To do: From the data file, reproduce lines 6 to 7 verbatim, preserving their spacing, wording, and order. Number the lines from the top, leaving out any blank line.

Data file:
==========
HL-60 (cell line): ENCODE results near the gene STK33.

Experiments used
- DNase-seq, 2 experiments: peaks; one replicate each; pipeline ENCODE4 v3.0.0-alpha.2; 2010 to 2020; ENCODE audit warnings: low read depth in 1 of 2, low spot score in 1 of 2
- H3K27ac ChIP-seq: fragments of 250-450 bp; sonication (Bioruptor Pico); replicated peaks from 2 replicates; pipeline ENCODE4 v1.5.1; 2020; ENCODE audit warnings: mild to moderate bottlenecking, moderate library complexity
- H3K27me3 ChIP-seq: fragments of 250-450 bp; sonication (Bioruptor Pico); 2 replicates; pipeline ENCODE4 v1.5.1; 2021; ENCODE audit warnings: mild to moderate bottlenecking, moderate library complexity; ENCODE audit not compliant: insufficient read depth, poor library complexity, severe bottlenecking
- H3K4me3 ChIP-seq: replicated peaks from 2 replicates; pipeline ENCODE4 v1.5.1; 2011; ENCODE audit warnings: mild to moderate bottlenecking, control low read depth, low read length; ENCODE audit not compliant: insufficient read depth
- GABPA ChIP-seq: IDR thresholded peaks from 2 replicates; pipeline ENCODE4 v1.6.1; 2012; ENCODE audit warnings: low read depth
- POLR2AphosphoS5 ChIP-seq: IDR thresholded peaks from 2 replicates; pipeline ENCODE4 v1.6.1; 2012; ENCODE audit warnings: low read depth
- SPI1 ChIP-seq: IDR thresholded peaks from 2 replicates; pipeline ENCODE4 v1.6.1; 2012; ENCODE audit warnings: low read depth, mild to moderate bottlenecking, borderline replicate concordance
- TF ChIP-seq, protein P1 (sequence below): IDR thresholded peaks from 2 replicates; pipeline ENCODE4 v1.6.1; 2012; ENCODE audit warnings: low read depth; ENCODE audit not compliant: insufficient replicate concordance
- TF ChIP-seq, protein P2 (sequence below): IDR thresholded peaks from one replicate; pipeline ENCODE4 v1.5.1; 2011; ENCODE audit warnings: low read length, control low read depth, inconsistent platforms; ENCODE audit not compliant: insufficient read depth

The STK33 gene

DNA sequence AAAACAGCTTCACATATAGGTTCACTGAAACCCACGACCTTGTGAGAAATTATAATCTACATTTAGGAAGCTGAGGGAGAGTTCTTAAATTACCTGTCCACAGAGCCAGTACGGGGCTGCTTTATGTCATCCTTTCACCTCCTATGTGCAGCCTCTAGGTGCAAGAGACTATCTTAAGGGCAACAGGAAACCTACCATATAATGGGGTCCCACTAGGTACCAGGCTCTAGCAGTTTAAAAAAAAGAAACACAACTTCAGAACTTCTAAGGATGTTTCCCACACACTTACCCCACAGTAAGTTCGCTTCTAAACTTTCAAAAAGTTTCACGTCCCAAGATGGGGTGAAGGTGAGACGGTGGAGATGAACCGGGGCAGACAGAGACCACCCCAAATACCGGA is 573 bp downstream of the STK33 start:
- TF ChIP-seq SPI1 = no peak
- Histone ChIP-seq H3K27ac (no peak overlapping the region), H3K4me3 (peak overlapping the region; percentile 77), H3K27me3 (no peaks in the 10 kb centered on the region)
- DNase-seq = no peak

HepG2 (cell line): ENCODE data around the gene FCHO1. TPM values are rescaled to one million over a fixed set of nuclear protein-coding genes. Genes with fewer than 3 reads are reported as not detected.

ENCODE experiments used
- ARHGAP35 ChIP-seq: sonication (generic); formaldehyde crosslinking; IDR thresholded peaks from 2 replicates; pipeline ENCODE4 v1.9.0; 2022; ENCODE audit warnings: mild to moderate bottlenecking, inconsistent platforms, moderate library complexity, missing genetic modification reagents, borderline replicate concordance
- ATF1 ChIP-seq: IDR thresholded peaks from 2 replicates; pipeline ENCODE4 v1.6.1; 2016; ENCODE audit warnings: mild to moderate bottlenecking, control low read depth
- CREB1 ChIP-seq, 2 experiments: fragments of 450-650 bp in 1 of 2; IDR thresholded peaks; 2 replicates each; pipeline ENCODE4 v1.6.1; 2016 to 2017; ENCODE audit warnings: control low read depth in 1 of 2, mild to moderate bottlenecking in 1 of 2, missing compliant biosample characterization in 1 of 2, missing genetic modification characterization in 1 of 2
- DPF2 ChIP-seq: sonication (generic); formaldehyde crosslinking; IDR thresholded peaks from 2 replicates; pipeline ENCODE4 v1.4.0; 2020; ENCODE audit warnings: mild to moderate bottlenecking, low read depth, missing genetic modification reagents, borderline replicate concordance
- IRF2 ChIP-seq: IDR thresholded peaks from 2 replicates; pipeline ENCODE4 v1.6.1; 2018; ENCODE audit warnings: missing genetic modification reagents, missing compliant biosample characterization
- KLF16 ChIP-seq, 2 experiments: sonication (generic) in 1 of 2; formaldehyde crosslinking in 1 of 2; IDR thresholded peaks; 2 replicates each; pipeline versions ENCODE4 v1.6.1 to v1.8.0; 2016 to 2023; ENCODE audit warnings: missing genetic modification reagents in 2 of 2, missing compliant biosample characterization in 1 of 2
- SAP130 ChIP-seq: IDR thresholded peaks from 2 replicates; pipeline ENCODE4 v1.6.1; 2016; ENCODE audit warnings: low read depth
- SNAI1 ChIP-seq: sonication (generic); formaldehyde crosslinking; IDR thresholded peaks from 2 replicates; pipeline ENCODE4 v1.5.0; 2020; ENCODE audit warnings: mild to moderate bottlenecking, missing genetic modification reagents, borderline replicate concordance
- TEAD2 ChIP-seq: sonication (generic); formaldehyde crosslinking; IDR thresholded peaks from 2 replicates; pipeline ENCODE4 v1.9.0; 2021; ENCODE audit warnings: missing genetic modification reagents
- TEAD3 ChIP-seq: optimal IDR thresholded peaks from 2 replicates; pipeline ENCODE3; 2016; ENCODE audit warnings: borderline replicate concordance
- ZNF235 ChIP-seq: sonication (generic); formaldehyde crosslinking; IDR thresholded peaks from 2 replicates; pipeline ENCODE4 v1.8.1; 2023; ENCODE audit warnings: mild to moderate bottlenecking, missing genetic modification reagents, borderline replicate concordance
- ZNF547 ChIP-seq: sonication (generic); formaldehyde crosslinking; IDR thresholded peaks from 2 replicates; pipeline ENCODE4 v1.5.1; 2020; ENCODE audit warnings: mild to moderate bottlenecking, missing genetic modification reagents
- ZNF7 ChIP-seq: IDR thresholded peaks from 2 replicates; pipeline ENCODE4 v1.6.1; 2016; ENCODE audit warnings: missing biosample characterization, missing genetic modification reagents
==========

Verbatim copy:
- H3K4me3 ChIP-seq: replicated peaks from 2 replicates; pipeline ENCODE4 v1.5.1; 2011; ENCODE audit warnings: mild to moderate bottlenecking, control low read depth, low read length; ENCODE audit not compliant: insufficient read depth
- GABPA ChIP-seq: IDR thresholded peaks from 2 replicates; pipeline ENCODE4 v1.6.1; 2012; ENCODE audit warnings: low read depth